Saint Augustine’s Athletic Director Named U.S. Olympic Men’s Track CoachRALEIGH, N.C.
George “Pup” Williams said he is humbled and elated at reaching the pinnacle of his profession: U.S. Olympic men’s track and field coach.
This summer, a 22-member committee of elite athletes and coaches from across the nation selected the Saint Augustine’s College athletic director to be the men’s track and field coach when the 2004 Olympic Games return to Athens, Greece.
“The talent and experience that George … and the entire staff bring to the Olympic stage will be a huge advantage for our athletes,” says Craig Masback, CEO of USA Track and Field Association. “We are pleased to have such an outstanding group of coaches and managers for the 2004 Olympic Team.”
Approximately 40 others applied for the job. Williams said he thought it was a mistake when he first heard the news because there were so many heavy-hitters running for the position.
Williams, although modest, is one of those heavy-hitters himself. As an assistant Olympics coach in 1996, the U.S. men won gold medals in all seven track and field events in which they were entered. He is the recipient of more than 90 National Coach of the Year honors, and was head coach for men’s track and field at the 1999 World Championships in Seville, Spain.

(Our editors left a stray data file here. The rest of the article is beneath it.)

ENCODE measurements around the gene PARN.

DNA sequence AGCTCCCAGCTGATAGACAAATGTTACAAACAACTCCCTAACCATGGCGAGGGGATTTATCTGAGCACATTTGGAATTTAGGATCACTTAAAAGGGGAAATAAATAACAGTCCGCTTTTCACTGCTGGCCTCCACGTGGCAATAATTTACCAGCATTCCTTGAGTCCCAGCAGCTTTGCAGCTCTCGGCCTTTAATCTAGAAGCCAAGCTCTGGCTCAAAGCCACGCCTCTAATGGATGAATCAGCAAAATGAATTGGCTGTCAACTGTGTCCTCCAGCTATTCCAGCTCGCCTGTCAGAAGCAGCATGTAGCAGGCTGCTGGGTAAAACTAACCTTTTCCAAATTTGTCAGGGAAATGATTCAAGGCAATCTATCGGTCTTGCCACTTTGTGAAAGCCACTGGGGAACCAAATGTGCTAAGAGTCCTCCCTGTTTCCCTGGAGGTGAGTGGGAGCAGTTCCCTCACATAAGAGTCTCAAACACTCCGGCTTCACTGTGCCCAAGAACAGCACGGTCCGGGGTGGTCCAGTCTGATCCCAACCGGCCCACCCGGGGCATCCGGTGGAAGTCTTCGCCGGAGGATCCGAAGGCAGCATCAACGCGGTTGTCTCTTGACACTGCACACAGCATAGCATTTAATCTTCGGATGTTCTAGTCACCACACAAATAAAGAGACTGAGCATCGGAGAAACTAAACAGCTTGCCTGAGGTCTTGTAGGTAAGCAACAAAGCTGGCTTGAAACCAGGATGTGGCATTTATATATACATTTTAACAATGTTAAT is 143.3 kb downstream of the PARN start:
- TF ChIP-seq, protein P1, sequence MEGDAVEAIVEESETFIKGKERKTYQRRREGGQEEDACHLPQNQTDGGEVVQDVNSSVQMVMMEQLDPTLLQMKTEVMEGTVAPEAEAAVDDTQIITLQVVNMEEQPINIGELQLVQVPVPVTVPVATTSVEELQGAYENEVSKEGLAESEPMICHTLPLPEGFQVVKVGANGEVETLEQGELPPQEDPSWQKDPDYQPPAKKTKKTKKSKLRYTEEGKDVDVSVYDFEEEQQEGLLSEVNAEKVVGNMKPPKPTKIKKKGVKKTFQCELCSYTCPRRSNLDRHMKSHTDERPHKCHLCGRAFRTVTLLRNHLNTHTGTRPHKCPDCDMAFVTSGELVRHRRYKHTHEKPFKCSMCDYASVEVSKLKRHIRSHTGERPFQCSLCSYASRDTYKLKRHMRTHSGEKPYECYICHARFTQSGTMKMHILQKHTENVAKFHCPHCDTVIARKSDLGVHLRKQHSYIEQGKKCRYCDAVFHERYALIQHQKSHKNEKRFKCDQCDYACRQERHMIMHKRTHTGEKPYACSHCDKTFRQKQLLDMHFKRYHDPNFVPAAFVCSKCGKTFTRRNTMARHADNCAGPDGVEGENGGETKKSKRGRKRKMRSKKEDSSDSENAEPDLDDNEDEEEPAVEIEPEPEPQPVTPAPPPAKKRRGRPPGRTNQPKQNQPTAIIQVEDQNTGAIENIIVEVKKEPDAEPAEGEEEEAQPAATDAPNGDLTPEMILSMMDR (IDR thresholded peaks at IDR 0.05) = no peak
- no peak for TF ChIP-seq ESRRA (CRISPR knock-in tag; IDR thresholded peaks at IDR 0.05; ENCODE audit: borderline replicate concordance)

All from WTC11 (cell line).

“It really means a lot to me that the elite athletes in this great country had enough confidence in me to lead one of the greatest programs in the world,” Williams says.
Williams also has brought Saint Augustine’s College, a historically Black institution, 24 national championships. As well, coaches of other college programs have praised him for his outstanding ability to motivate young people with a mix of discipline and affection.
“We have graduated 600 student-athletes from St. Aug. and they have all done well. This is the most dear thing to me as a coach,” says Williams, who graduated from Saint Augustine’s College in 1965.
Three of his former athletes won gold medals at the 2000 Olympic games in Sydney, Australia: Kenny Brokenburr (’93) in the 4×100 meter relay and Antonio Pettigrew (’93) and Jerome Young (’00) in the 4×400 meter relay.
In addition to his college coaching duties, Williams coaches several of today’s top professional runners, including 400-meter competitors Michele Collins, who finished second in June at the U.S. Championships, and LaTasha Colander-Richardson, a 2000 gold medallist in the 1,600-meter relay.
Williams can boast of the successes of his athletes off the track as well. Not only has Saint Augustine’s College produced numerous world-class athletes, it has had a 95 percent graduation rate among scholarship athletes under Williams’ helm.
“He is a student advocate,” says Dianne Boardley Suber, president of Saint Augustine’s. “He believes he can do two things: He can make (students) winners and completers. He is a true indicator of the quality of students and graduates of Saint Augustine’s College and to the sport of track and field across the nation.”
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